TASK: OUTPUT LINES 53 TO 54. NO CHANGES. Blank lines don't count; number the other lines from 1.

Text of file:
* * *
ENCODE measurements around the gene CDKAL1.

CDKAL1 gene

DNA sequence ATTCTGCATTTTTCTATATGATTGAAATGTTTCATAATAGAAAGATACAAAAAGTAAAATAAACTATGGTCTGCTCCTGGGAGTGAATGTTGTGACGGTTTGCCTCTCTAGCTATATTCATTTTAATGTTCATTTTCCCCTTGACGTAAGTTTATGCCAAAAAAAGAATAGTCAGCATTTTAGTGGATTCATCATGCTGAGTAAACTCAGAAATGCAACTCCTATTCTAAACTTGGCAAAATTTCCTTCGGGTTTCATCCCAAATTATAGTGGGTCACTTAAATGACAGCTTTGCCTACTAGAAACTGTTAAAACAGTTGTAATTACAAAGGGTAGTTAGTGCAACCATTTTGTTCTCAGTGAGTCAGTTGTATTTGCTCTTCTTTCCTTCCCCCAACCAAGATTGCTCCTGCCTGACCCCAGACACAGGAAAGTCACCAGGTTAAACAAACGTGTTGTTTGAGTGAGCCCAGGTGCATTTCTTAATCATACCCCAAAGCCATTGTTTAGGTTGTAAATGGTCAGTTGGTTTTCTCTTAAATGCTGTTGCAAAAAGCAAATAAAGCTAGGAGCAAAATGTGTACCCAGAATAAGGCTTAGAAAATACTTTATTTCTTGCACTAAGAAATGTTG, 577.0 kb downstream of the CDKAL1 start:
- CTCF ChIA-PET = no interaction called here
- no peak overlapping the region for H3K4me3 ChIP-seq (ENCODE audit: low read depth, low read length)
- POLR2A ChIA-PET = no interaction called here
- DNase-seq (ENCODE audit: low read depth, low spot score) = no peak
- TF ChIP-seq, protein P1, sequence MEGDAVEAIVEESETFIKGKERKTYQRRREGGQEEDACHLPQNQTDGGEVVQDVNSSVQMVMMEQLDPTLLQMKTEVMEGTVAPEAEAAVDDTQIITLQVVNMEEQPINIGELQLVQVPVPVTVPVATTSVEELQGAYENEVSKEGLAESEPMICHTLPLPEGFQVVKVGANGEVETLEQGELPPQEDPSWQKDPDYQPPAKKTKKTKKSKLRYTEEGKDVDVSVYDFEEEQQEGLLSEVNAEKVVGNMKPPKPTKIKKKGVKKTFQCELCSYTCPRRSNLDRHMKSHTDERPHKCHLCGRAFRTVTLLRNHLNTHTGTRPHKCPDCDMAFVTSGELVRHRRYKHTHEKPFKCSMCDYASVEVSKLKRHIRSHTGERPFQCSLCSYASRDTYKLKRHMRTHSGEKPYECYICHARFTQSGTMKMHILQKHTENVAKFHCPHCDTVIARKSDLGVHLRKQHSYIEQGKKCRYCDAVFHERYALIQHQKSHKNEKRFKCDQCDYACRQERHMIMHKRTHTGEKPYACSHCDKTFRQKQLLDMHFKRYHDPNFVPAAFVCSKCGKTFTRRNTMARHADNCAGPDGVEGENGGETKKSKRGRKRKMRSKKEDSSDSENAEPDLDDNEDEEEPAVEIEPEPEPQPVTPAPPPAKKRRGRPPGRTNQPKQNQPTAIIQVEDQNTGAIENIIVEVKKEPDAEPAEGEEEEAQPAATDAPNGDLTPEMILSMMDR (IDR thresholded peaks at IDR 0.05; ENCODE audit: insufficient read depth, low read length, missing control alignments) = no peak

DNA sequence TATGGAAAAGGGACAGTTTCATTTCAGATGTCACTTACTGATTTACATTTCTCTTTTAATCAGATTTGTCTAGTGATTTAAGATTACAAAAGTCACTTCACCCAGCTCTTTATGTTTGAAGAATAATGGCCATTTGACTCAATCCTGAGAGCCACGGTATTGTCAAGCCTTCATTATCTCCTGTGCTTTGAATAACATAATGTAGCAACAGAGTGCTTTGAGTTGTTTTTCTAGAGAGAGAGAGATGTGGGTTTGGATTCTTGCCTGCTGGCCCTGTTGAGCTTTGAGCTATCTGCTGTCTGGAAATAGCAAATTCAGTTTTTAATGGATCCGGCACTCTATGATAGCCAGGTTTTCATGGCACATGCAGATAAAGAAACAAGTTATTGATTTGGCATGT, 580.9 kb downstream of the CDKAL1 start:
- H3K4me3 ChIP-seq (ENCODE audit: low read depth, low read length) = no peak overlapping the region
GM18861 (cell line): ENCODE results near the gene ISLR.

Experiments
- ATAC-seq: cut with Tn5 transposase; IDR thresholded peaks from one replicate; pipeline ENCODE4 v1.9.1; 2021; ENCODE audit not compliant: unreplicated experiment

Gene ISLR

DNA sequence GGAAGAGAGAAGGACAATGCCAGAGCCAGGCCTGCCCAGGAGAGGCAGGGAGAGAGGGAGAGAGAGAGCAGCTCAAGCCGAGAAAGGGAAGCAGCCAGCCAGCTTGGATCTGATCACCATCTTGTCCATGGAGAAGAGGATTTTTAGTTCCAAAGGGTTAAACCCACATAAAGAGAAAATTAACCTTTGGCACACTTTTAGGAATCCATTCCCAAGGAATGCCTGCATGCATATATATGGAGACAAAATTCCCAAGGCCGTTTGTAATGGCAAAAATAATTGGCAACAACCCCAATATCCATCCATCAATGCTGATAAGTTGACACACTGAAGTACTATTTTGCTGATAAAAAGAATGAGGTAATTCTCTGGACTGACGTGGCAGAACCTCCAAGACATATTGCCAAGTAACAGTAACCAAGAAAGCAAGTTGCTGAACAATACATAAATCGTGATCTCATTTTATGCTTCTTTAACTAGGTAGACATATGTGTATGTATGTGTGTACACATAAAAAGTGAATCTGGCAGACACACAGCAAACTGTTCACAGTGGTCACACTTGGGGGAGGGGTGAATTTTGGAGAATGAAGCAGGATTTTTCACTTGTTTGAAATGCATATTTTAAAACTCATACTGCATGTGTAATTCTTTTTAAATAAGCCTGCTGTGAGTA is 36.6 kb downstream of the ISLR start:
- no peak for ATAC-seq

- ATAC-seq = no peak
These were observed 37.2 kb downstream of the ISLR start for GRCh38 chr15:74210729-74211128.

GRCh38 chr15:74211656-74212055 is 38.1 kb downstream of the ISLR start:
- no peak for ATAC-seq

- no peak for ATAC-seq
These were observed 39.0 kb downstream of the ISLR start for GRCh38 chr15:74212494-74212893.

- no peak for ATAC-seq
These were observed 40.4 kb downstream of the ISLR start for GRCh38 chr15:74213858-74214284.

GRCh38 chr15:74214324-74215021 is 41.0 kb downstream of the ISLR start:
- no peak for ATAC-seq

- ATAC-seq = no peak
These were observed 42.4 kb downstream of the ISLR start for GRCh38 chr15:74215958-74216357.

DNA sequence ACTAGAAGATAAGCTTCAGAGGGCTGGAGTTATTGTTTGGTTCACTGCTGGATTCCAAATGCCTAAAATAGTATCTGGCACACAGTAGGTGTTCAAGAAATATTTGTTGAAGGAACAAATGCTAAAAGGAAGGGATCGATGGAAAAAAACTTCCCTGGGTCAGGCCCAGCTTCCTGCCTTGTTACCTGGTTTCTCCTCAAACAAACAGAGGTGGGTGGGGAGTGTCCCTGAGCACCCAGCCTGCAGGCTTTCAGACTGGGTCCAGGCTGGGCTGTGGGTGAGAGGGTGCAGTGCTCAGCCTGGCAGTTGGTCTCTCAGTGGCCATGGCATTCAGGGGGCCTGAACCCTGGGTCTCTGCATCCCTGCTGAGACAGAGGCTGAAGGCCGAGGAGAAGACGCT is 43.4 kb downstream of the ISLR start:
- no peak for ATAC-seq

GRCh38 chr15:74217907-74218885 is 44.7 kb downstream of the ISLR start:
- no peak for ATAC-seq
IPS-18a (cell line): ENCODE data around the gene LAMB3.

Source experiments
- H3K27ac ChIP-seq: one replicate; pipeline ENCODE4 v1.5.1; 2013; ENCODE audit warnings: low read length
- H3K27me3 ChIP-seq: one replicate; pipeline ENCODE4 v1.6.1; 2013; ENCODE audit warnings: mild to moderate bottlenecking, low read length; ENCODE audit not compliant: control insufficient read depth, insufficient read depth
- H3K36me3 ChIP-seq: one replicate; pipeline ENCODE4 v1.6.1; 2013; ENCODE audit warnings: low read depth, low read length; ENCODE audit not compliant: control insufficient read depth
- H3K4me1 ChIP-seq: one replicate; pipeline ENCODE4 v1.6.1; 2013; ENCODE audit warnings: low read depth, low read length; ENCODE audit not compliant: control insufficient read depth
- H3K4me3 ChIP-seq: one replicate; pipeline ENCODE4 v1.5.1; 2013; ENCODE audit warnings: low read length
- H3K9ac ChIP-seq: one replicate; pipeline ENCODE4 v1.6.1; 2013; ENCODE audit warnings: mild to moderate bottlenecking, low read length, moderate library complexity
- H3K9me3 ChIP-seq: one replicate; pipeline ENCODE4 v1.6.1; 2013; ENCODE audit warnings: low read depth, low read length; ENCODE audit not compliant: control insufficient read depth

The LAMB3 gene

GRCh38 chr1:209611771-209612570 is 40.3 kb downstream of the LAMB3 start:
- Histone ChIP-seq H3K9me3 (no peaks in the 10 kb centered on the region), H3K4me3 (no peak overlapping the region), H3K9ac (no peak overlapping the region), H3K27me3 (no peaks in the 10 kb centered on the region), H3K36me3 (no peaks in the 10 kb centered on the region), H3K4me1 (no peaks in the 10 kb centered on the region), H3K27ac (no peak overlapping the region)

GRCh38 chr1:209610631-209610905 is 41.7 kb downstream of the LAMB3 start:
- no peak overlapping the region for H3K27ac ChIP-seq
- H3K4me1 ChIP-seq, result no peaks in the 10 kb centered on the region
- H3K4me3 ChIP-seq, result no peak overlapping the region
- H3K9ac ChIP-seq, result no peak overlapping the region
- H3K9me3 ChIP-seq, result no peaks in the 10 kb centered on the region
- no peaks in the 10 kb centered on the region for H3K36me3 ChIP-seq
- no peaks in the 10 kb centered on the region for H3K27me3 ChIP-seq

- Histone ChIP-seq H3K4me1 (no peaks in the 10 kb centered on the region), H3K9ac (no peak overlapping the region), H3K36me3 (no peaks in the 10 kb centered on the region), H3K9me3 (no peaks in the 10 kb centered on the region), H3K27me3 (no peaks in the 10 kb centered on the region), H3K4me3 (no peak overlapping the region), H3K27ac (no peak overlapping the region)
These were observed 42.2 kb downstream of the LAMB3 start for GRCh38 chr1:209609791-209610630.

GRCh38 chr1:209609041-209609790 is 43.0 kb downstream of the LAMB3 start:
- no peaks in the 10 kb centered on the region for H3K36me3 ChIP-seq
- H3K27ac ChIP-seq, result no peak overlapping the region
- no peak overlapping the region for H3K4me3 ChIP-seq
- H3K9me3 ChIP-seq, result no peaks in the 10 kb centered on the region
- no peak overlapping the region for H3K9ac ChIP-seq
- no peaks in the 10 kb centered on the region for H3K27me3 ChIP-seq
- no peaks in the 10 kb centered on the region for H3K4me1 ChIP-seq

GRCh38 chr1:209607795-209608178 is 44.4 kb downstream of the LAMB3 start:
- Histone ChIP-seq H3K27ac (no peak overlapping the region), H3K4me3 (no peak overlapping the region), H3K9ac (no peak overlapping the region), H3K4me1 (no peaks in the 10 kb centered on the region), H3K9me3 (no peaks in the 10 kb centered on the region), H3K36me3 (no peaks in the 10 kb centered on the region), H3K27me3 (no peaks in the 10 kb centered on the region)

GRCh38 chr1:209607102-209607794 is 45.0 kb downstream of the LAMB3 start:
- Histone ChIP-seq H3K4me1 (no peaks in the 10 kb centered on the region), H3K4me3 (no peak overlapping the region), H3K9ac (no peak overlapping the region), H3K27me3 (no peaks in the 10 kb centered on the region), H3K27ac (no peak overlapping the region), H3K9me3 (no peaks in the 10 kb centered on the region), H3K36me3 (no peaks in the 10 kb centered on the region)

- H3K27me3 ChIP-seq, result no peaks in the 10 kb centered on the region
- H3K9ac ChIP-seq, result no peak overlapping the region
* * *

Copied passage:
- Histone ChIP-seq H3K4me1 (no peaks in the 10 kb centered on the region), H3K9ac (no peak overlapping the region), H3K36me3 (no peaks in the 10 kb centered on the region), H3K9me3 (no peaks in the 10 kb centered on the region), H3K27me3 (no peaks in the 10 kb centered on the region), H3K4me3 (no peak overlapping the region), H3K27ac (no peak overlapping the region)
These were observed 42.2 kb downstream of the LAMB3 start for GRCh38 chr1:209609791-209610630.